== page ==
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Letters, e-mails, and posts from Drug Topics Readers
VOICES OF OUR READERS
Been there, left that
My thanks to Dennis Miller for speaking out about the atrocious way chain pharmacists are treated [“Why I wrote Pharmacy Exposed,” March 2013]. I have been a pharmacist for 27 years, and pharmacy is in my blood; my father owned his pharmacy for almost 50 years.
Over the years, I have worked for chain pharmacies, hospital pharmacies, and independents. Only in the chain pharmacies have I been treated as a “nonprofessional.” In fact, in November of 2011, after 15 years, I decided to abandon retail pharmacy and make the move back to hospital pharmacy. It was the scariest, yet best, career choice I have ever made. That is really saying a lot for a woman who was literally born to be a retail pharmacist.
I say shame on the collective state boards of pharmacy for allowing us to be treated as “nonprofessionals.” If we were doctors, we might be protected against these kinds of working conditions. I hope the powers that be will eventually realize this is an extremely dangerous way to practice pharmacy.
Jill M. Sande, RPh
The days of Doc
I'm also a retired chain-store pharmacist. I started way back in my early teens, making deliveries on that bike with the big basket and small wheel in the front. I worked my way up to the soda fountain, and eventually, after finishing college, I became a registered pharmacist. I chose pharmacy because of what I saw working in a neighborhood drugstore, where people of all ages came in seeking assistance from "their pharmacist," or, as they called him, "Hey Doc!"
The young PharmDs, as well as most of their professors, have no idea what the profession was like then. There were drugstores on most major corners in many neighborhoods. What brought the customers into any particular drugstore was the customer service that they received. Your current chain pharmacies have no idea what those two words mean, because it affects their bottom line.
I really enjoyed all those years that I was a practicing RPh. I actually had FUN. But now, since it's no longer fun, I’m done.
Fred Tanenbaum, RPh
To each according to his needs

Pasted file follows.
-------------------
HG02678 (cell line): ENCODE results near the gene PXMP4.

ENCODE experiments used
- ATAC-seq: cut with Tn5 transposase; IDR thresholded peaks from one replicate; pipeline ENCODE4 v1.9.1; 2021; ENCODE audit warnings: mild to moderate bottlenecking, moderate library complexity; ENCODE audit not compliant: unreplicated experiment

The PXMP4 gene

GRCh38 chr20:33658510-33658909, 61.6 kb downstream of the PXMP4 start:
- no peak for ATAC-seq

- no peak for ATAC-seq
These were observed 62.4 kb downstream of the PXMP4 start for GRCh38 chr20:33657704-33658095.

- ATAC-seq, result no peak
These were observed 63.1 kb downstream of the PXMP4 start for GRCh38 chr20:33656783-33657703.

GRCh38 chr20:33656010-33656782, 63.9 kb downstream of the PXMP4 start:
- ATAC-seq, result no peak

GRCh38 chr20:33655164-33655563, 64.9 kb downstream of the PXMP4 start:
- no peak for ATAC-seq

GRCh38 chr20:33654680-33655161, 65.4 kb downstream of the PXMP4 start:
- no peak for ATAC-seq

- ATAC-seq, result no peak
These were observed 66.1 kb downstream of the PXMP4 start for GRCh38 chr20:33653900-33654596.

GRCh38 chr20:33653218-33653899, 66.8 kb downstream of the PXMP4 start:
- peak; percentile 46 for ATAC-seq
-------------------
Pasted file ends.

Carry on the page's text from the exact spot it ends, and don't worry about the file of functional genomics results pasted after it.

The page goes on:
Every time a customer asks me ahead of time, “What is the copay for this Rx?” I get on my soapbox and say, “Well, this is the U.S.A. Everyone has a different plan. We are told by your insurer what the copay is, and the only way we can tell is to run it, so give us a few minutes and we will let you know.” When people complain that their copay is high, I say the same thing.
I too want a single-payer system. I think it should be single-payer, with copays set based on the income level of the family. For example: $5, $10, $20 for incomes $40-$50,000; $2, $5, $10 for lower incomes; and for people over $50,000, maybe $10, $20, $30, etc. This sets a copay based on the scale of income.
I have a very wealthy customer who owns a large business. His copays are ZERO because he owns the company, but his employees have regular copays. Is that right or fair?
Mike Saija, RPh, CIP
On a happier note
I can relate to everything “Goose” Rawlings says in his article [“Here’s to the Flyboys,” March 2013]. Our daughters were told in med school, "People don't care how much you know until they know how much you care." Thankfully, grateful patients still exist, and when we communicate with them in a professional and caring manner, they often show their appreciation.
What “Goose” describes is everything that keeps me going, too. I graduated in '71 and have worked in five different states, following my husband's career. These 42 years have involved a lot of change, from manual typewriters to robotics, but the occasional heartwarming message from a patient is the same, and it makes my day.
Healthcare may have changed, but patients are still people. I continue working because I still feel like I'm helping people, and that's good for me. Being a pharmacist gives me a sense of purpose, and I am content.
Rita Smith, RPh